Is this stereotype true? I think not. The average Irish family made one really bad investment decision during the bubble years. For most it wasn't non-existent Bulgarian apartment blocks, or the Dorchester Hotel, or a million-euro wedding for their daughter, although for some it was. No, most of them just bought a house.

Having absorbed years of cultural propaganda about home ownership, having been advised by EVERYONE about the necessity of getting their foot on the property ladder, having been numbed senseless by the repetitive ritual incantation of the national mantra "bricks and mortar, bricks and

mortar" chanted in their ears by bank managers and mortgage advisers (a formerly trusted but now vampirical priest-class, whose bonus-fuelled blood lust fed their need to seduce new victims), most of them borrowed to buy a home for their family, or the family they hoped to have. It was an overpriced house, but not a lavish house, generally the same type of humble three-bedroom semi-detached box that we have been buying for years.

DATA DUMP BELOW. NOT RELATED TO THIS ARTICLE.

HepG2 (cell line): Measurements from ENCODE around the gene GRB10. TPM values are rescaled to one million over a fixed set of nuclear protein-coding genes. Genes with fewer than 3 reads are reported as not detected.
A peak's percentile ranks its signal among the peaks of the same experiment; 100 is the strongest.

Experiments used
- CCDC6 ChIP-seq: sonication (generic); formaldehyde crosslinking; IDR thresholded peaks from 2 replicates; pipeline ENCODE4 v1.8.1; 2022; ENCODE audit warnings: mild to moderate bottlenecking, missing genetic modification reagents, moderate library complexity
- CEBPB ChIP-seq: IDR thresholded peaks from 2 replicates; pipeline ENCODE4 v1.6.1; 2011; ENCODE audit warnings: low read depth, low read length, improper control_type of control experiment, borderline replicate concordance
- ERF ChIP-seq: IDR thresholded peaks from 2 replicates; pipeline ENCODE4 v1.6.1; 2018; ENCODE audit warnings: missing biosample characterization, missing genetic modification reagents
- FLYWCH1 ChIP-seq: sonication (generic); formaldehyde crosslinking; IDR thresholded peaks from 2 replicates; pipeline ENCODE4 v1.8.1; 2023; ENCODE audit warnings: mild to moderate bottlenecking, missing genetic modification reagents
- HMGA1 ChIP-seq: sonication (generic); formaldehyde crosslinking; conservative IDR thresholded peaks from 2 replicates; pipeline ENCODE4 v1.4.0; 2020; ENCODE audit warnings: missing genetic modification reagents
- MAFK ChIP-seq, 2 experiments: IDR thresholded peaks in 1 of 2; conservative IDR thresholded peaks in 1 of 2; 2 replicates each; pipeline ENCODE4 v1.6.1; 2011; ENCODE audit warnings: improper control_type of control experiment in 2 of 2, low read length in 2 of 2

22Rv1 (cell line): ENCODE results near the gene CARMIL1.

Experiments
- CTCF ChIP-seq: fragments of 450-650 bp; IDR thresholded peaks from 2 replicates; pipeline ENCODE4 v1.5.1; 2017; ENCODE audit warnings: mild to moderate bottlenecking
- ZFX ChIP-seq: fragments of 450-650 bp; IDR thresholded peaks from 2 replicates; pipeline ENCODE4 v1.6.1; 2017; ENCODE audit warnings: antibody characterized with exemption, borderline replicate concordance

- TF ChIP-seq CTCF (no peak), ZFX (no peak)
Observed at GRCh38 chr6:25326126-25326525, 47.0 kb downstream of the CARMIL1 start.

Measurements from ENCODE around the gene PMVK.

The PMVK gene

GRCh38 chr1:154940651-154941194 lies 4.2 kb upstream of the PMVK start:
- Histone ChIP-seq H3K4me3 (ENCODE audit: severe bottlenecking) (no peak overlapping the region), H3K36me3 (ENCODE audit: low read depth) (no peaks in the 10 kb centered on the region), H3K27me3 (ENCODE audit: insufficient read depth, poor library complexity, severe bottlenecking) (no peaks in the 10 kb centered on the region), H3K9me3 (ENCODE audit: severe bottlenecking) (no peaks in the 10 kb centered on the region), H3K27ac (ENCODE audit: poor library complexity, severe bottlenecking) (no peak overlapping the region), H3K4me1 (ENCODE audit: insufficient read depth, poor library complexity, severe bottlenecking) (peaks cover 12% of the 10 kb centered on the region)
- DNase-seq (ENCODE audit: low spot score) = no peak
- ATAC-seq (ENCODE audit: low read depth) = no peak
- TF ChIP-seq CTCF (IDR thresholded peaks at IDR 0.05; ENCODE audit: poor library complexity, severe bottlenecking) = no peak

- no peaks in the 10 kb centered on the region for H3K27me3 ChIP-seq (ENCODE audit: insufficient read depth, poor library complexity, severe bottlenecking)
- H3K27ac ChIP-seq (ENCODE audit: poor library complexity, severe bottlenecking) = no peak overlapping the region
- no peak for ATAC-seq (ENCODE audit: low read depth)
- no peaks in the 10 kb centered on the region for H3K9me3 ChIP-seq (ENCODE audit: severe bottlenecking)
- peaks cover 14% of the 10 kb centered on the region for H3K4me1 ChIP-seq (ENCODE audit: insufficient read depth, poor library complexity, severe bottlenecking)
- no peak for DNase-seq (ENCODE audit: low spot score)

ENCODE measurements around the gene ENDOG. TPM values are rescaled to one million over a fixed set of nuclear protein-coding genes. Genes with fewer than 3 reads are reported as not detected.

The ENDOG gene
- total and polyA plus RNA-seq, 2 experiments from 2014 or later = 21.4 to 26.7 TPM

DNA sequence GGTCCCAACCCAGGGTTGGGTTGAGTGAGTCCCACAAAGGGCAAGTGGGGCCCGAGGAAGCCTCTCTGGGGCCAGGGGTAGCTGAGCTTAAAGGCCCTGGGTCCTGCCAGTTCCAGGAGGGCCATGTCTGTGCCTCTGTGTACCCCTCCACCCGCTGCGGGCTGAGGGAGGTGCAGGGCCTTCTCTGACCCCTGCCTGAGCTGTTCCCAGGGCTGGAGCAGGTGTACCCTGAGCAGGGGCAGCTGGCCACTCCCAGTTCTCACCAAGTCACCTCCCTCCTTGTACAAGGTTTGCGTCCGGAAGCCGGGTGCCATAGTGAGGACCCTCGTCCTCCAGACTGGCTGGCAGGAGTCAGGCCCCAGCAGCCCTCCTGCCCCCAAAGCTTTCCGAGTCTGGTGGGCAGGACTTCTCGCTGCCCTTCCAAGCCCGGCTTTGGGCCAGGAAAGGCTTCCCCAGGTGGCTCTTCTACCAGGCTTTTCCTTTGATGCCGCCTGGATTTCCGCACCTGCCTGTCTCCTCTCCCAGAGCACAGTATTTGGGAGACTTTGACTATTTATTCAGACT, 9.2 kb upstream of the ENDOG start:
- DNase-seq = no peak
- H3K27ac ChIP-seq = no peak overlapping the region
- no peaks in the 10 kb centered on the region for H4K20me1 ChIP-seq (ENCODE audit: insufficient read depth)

This was Bacchanalian excess?

What else did we fritter it away on? Prudent Irish people who wished to provide for their retirements and for their children's futures were systematically and repeatedly advised to invest in tax incentivised pension schemes. Now these pension savings are in danger of being raided.

I have a better idea. Let citizens with negative equity mortgages, and untouchable savings locked away in immature pension funds, liberate their pension prematurely, pay the tax now, and use the savings to pay down their debts.